SANTIAGO – Scientists investigating a graveyard of marine mammal fossils near Chile’s northern coast say toxins generated by algal blooms most likely poisoned the animals millions of years ago.
The study by a team of Chilean and Smithsonian Institution scientists was published in the British journal Proceedings of the Royal Society B.
The experts traveled to Chile’s Atacama region in 2011 to unearth one of the world’s best-preserved graveyards of prehistoric whales. Their findings help solve a mystery about how dozens of whales and other marine mammals congregating off South America’s Pacific coast died, only to emerge again atop a desert hill a kilometer from the surf.
“There are hundreds of whale skeletons yet to be found,” said Nick Pyenson, curator of fossil marine mammals at the Smithsonian’s National Museum of Natural History. “This is a site on par with Dinosaur National Monument here in the United States, a whole hillside littered with dinosaur skeletons. We seem to have the same thing, except with whales, here in Chile.”
The remains were first found by construction workers in 2010 during the widening of the Pan American Highway, or Route 5, which is Chile’s main north-south road. Other unusual creatures found at the “Whale Hill” site include an extinct aquatic sloth and a walruslike toothed whale.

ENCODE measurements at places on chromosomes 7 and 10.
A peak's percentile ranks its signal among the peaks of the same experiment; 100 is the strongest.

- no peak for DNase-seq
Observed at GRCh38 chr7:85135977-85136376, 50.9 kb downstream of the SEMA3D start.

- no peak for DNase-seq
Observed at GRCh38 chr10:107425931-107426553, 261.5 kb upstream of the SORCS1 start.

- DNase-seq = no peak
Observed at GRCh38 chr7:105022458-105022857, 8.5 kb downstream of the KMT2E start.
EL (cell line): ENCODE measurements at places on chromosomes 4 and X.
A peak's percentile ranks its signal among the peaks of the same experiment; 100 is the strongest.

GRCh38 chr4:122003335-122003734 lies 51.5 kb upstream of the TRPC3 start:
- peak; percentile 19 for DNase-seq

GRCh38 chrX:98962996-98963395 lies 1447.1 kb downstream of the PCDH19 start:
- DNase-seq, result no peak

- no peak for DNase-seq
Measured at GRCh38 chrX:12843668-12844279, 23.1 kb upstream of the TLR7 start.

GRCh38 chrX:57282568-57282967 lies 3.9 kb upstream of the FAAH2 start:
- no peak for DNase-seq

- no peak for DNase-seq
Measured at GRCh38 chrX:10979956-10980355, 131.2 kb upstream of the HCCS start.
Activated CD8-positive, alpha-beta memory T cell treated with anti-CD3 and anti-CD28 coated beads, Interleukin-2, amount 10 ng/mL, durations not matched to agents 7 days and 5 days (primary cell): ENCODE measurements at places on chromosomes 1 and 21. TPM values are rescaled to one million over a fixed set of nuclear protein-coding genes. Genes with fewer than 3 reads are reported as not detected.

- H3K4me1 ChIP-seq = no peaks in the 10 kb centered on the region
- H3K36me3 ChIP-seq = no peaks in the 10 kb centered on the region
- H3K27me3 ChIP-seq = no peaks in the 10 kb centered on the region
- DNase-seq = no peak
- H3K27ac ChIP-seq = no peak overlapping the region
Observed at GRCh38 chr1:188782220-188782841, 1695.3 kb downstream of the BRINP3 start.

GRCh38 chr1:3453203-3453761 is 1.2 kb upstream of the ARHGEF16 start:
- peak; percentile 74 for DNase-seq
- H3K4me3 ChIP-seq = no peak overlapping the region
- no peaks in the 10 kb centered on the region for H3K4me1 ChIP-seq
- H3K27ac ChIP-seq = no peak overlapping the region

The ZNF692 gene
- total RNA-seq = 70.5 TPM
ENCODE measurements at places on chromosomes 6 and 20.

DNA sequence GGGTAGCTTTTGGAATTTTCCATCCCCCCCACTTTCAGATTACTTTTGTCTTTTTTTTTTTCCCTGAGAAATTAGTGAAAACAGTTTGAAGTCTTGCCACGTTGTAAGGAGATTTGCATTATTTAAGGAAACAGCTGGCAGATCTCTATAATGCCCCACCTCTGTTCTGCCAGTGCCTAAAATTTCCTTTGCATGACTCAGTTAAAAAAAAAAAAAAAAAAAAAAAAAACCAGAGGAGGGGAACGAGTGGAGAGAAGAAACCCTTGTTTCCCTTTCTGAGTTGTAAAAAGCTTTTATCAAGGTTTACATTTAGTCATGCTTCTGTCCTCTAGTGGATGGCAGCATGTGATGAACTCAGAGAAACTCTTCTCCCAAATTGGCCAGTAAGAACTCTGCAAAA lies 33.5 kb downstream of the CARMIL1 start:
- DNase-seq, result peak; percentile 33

Scientists say the skeletons show the animals were poisoned by toxins some 5 million to 11 million years ago and “died at sea, prior to burial on a tidal flat.”
“Based on the orientation of the skeletons and other information, these whales likely died from harmful algae blooms, which we know in the modern world can be a killer,” Pyenson said.
Poisons created by algal blooms can be ingested or inhaled, causing organ failure in marine mammals. Blooms are common along coasts and are enriched by nutrients like iron carried by rivers into the ocean. Scientists say that for more than 20 million years, runoff from the iron-rich Andes Mountains has created ideal conditions for harmful algal blooms along South America’s west coast.